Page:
Perspectives Online

Artificial selection of mating behavior results in larger-than-expected changes to fruit fly genes

Dr. Trudy Mackay (holding a vial containing her research subject, the fruit fly) has made significant recent discoveries about genomic responses to artificial selection.
Photo by Becky Kirkland

Research by N.C. State University geneticists has found that artificially promoting certain traits in an organism can result in major changes to the organism's genome, or set of all genes.

Dr. Trudy Mackay, William Neal Reynolds Professor of Genetics, and research colleagues at N.C. State made the unexpected discovery while studying the mating behavior of the model research organism Drosophila melanogaster, or fruit fly.

The research showed that after 29 generations of mating quick-copulating males and females while also separately mating slow-copulating males and females - thereby artificially selecting for mating behavior - 21 percent of the genome changed between the fast-mating flies and the slow-mating flies. That is, 3,727 genes in the genome - which contains more than 14,000 genes - had differing levels of activity when comparing slow-mating flies and fast-mating flies.

The research results are published online in Proceedings of the National Academy of Sciences.

Mackay said the results were surprising; she and her colleagues expected the percentage of changed genes would be well less than a few percent of the genome. But, she said, the results could lead to clues to the biological puzzle of speciation, in which breeding organisms diverge into two groups incapable of breeding.

"Artificial selection has been used to improve crop science and to improve animal species; the more general question now is, 'What are the genomic responses to artificial selection?'" Mackay said. "Our results suggest the changes are a lot larger and more profound than we previously thought."

After 29 generations, the slow-mating flies took two and sometimes three hours to mate while the fast-mating flies generally mated within 20 minutes, the research showed.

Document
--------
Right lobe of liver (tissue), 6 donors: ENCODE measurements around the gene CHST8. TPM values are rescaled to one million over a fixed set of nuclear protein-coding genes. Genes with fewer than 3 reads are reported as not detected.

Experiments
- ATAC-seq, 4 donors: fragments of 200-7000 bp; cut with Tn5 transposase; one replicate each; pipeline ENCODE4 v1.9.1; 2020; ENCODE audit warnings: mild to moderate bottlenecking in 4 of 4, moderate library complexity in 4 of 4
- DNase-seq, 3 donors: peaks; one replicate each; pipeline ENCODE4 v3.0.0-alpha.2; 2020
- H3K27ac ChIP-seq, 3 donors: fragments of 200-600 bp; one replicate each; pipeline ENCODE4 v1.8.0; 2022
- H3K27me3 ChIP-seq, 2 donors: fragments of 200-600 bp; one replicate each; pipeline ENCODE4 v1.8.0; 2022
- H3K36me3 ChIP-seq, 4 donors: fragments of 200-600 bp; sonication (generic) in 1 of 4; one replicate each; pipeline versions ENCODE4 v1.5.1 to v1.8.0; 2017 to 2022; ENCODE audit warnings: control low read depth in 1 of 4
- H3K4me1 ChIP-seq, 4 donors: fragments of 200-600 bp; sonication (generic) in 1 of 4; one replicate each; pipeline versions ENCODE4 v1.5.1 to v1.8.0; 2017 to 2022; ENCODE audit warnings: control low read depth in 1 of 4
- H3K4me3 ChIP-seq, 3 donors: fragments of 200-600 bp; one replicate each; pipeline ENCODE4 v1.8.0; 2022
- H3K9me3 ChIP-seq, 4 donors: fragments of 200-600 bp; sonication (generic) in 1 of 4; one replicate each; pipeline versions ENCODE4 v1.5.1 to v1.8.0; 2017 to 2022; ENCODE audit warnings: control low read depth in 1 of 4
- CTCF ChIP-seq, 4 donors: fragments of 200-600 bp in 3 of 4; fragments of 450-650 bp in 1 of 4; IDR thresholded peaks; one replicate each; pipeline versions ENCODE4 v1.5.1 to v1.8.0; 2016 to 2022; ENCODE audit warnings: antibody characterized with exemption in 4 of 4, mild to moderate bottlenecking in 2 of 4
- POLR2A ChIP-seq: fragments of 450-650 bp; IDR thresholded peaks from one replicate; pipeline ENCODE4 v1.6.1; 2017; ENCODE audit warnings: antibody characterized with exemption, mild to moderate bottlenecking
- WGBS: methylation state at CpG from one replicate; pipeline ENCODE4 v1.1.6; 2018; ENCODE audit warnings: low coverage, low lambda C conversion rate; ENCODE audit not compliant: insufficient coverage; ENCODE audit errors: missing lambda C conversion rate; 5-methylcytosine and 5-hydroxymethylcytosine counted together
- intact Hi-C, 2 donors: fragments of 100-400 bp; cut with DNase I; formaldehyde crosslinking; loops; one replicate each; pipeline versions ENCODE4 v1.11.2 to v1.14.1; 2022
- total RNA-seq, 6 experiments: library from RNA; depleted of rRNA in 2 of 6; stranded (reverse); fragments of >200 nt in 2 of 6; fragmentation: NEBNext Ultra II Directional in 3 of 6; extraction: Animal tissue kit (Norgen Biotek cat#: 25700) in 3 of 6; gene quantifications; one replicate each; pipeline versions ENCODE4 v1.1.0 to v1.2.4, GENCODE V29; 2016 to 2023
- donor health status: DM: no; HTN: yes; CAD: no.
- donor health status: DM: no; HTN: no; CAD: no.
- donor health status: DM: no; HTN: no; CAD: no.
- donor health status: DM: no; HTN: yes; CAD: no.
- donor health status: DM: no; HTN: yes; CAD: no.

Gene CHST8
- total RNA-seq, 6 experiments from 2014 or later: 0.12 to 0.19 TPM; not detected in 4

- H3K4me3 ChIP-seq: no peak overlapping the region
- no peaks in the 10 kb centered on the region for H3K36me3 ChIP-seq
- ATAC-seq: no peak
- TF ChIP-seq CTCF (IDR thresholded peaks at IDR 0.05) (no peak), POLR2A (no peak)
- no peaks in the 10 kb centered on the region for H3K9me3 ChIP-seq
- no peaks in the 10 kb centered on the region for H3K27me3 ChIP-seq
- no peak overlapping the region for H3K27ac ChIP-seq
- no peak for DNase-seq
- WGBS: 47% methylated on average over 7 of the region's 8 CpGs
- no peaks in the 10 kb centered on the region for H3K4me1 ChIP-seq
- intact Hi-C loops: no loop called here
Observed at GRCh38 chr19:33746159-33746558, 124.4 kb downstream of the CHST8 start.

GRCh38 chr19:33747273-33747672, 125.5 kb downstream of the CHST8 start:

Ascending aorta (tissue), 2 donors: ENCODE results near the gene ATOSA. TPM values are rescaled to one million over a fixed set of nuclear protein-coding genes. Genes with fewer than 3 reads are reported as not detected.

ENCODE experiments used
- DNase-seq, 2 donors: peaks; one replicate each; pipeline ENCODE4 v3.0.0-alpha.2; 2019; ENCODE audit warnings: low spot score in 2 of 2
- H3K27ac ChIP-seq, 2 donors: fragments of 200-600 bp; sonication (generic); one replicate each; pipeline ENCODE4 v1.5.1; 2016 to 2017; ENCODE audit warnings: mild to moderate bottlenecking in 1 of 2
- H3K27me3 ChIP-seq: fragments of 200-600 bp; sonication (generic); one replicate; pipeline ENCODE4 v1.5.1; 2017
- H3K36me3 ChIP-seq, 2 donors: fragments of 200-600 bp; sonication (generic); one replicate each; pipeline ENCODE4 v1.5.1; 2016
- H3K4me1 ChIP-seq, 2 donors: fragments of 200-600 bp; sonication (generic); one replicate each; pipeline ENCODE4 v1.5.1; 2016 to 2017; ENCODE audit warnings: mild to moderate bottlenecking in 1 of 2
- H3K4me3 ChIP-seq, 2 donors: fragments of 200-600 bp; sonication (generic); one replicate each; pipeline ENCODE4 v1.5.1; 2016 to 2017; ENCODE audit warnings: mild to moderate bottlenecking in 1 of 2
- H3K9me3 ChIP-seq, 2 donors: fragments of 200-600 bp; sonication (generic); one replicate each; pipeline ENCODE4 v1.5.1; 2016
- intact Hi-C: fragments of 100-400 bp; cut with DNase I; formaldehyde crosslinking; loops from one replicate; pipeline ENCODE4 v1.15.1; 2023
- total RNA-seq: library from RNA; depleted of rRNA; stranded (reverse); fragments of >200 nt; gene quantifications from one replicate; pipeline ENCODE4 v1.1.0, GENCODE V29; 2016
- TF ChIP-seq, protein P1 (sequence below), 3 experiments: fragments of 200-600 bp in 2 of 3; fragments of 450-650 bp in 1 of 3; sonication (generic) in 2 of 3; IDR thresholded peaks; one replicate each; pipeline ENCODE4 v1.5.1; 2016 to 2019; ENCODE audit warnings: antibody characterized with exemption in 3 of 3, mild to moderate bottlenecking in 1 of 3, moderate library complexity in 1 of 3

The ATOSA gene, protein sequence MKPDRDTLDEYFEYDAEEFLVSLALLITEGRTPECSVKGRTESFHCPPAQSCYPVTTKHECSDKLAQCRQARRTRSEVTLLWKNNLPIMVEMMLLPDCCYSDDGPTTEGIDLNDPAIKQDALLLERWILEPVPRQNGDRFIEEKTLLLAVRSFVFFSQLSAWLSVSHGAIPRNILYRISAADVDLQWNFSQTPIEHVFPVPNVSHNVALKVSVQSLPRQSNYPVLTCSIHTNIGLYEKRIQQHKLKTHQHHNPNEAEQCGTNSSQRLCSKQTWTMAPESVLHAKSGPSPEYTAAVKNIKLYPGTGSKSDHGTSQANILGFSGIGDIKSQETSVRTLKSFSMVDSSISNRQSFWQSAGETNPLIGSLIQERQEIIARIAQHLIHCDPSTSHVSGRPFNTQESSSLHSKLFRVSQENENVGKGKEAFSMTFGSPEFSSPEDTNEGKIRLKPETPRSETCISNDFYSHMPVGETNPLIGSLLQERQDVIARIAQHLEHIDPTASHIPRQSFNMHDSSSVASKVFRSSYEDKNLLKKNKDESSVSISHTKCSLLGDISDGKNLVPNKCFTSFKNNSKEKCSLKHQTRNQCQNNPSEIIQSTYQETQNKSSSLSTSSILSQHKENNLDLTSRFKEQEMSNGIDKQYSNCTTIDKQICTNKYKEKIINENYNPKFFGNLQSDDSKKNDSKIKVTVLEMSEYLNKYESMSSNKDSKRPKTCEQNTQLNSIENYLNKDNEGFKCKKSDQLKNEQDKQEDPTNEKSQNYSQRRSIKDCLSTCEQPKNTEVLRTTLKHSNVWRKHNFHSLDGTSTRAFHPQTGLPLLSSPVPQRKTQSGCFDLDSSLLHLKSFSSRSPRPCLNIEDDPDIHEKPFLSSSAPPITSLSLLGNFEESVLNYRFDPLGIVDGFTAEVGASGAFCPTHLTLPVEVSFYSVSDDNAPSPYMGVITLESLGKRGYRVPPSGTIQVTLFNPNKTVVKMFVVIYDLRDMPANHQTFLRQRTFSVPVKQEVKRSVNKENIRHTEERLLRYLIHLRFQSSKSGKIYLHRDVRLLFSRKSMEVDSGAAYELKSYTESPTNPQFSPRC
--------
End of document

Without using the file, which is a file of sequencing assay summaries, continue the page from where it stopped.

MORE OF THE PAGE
Mackay said the females in the slow-mating lines became more selective through succeeding generations.

"The slow lines were slow because the females became very picky; they wouldn't mate with males from their (slow) line or the fast line," Mackay said.

"The study results could parallel what appears in nature when signals between males and females become unrecognizable," Mackay said. "The questions we want to ask now are 'Why are the females picky?' and 'What is changing in the picky females?'"

The research was funded by grants from the National Institutes of Health.

- NCSU News Services

Geneticist Trudy Mackay named Fellow of American Academy of Arts and Sciences
Dr. Trudy F.C. Mackay, William Neal Reynolds Distinguished Professor of Genetics in the College of Agriculture and Life Sciences, has been elected a Fellow of the American Academy of Arts and Sciences for her outstanding contributions to genetics.

With Mackay's election, N.C. State University now has three faculty members among the approximately 4,000 Fellows.

The award is the third prestigious acknowledgement of Mackay's work in the past three years. She was named an American Association for the Advancement of Science (AAAS) Fellow in 2003 and received the Genetics Society of America Medal in 2004.

Mackay specializes in studying the genetic and environmental factors affecting variation in quantitative, or complex, traits. Her groundbreaking work in the study of quantitative trait loci, or the locations in the genome where variations occur, focuses on two model organisms - Drosophila melanogaster, the fruit fly, and Arabidopsis thaliana, mustard weed.

- NCSU News Services

Valid XHTML 1.0! Valid CSS! Summer 2005 Contents | Communication Services | CALS